It hardly matters. The reason parents should be concerned isn't because hooking up is storming the nation. They should be concerned for the same reasons parents should've been concerned 20 or even 50 years ago, says Sheree Conrad, an assistant professor of psychology at the University of Massachusetts in Boston.

When it comes to sex, teens need — and have always needed — help from their parents. "Unfortunately, the vast majority of parents still never have a conversation with their kids about sex beyond maybe giving them information about reproductive biology," says Conrad.

But if you don't talk with your kids about it, you miss the opportunity to offer them useful information about sex as a healthy interaction between people. You also give them the implicit message that it's not OK to talk about sex. This creates apprehension, guilt and shame, according to Conrad. It also leaves them on their own, which means they may find themselves surfing the Net and getting involved in sex before they're ready.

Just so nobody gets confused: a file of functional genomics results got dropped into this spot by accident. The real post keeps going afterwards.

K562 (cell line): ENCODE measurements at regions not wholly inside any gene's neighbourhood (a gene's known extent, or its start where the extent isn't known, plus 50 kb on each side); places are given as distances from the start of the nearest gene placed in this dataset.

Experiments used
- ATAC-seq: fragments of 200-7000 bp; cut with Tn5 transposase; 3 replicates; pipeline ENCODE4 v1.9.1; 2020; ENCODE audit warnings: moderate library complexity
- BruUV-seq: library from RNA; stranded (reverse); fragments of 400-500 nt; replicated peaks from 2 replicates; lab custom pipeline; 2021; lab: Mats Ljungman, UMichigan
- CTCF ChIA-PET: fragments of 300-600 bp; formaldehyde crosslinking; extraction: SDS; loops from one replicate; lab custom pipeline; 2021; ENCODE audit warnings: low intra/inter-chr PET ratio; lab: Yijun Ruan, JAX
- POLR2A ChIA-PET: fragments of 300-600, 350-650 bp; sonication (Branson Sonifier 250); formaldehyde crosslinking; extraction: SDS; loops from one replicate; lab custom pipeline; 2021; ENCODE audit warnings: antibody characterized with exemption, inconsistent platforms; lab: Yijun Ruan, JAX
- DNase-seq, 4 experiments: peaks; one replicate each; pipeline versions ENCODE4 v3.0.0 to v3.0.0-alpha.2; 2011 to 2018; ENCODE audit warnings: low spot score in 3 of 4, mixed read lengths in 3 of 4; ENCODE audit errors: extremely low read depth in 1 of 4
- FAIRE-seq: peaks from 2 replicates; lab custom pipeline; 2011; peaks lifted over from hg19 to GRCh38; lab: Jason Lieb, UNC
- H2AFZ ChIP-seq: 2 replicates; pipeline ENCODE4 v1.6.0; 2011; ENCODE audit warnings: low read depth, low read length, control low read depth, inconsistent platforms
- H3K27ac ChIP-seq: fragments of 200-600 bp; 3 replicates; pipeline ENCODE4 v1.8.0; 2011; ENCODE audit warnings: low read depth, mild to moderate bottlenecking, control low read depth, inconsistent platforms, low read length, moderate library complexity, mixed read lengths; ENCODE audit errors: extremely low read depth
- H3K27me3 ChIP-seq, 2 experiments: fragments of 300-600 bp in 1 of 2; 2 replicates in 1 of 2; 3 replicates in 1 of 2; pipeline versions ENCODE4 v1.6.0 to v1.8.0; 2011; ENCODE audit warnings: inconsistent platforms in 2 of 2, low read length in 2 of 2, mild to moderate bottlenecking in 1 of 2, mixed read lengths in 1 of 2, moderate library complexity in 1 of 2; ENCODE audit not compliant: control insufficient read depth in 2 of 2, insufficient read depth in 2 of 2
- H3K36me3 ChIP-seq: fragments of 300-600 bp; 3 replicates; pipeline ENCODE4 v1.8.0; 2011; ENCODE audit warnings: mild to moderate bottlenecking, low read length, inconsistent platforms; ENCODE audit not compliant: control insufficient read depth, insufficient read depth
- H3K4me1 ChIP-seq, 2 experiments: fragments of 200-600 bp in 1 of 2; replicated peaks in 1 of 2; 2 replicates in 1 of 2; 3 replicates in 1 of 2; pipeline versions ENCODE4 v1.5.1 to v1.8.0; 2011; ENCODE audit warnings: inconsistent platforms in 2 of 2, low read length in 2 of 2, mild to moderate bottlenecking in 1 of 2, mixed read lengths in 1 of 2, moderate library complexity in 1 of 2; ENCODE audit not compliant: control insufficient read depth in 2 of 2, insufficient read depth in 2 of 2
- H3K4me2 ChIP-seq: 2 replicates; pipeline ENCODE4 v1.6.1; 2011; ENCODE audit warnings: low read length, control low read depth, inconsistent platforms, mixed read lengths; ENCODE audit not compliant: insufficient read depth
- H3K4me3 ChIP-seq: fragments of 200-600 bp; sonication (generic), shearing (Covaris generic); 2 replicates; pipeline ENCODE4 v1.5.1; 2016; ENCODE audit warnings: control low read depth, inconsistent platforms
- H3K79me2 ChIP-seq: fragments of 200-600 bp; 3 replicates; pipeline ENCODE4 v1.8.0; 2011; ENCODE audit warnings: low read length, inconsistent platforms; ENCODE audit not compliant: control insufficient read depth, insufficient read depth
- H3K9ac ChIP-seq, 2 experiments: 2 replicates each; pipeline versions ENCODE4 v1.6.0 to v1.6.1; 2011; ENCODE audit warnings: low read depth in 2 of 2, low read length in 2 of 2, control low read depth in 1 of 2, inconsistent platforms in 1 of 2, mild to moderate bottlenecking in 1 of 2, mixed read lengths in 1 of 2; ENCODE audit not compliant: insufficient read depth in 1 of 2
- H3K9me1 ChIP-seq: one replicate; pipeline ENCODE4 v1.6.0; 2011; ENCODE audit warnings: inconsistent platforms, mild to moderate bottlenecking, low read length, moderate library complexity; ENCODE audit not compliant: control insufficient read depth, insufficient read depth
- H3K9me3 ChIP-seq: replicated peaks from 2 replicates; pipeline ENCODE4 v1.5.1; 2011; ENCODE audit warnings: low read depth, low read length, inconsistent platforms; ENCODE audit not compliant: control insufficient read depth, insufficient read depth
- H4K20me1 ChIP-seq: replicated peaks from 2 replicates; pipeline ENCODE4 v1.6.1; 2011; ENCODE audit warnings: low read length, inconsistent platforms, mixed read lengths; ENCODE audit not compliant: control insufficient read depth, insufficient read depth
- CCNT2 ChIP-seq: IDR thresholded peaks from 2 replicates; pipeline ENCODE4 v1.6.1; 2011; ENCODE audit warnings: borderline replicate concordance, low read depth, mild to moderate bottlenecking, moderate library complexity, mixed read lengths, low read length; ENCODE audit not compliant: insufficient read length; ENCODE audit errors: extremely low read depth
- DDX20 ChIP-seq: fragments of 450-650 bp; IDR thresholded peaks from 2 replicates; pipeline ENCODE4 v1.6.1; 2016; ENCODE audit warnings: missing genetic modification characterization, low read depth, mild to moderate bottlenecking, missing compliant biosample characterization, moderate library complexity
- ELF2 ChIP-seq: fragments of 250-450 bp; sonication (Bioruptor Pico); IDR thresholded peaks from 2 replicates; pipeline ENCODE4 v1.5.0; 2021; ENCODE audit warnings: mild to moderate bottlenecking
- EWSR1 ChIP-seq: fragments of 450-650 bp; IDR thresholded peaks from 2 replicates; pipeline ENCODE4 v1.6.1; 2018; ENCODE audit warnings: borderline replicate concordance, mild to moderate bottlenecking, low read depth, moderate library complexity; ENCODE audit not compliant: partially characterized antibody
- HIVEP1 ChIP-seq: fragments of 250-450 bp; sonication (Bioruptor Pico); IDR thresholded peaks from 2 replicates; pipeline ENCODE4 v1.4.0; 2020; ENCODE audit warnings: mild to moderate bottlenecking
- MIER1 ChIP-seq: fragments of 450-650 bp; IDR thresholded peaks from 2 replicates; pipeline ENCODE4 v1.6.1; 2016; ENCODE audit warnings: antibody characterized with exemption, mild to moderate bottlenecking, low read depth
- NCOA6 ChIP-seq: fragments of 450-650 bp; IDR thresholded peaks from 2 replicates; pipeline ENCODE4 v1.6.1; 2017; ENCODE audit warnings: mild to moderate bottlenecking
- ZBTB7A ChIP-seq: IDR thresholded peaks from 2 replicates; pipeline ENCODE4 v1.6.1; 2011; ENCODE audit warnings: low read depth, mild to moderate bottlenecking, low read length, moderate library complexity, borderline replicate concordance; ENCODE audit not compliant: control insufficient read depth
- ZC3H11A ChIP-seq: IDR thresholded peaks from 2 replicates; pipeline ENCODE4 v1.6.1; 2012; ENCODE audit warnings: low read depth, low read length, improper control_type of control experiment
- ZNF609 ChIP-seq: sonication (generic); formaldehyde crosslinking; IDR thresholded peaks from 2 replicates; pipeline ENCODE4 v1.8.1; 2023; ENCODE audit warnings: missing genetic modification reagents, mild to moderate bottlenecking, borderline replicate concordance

Of course, the possible health consequences — an increased risk of sexually transmitted diseases and pregnancy — are well documented. But there are other repercussions for your kids that aren't so obvious.

"The younger people are when they first have sex, the more likely they are to say 'it just happened' and the less likely it is to be a positive experience," explains Michael Milburn, also a professor of psychology at the University of Massachusetts.

Individuals whose first experience is negative report less-satisfying sex lives as adults and more cases of sexual dysfunction, according to Milburn, who is a co-author along with Conrad of "Sexual Intelligence."

Their research has also made this clear: Parents who discuss sex and set healthy relationship examples can spare their children much pain, confusion and fear.

Some other key points for parents:

Read a sex book. Adults don't like to admit they don't know enough about sex, but experts say this is often the case and it impedes their ability to speak about it with their children.

"When you don't know enough about any subject you'll lack the confidence to engage in a discussion with others," says Basso. "Getting the facts about sex, knowing the facts and being able to share them is vital. It gives you the confidence you need to initiate and engage in a discussion that you might otherwise not have had."

Books can also help guide parents on how and when to bring up sexual matters.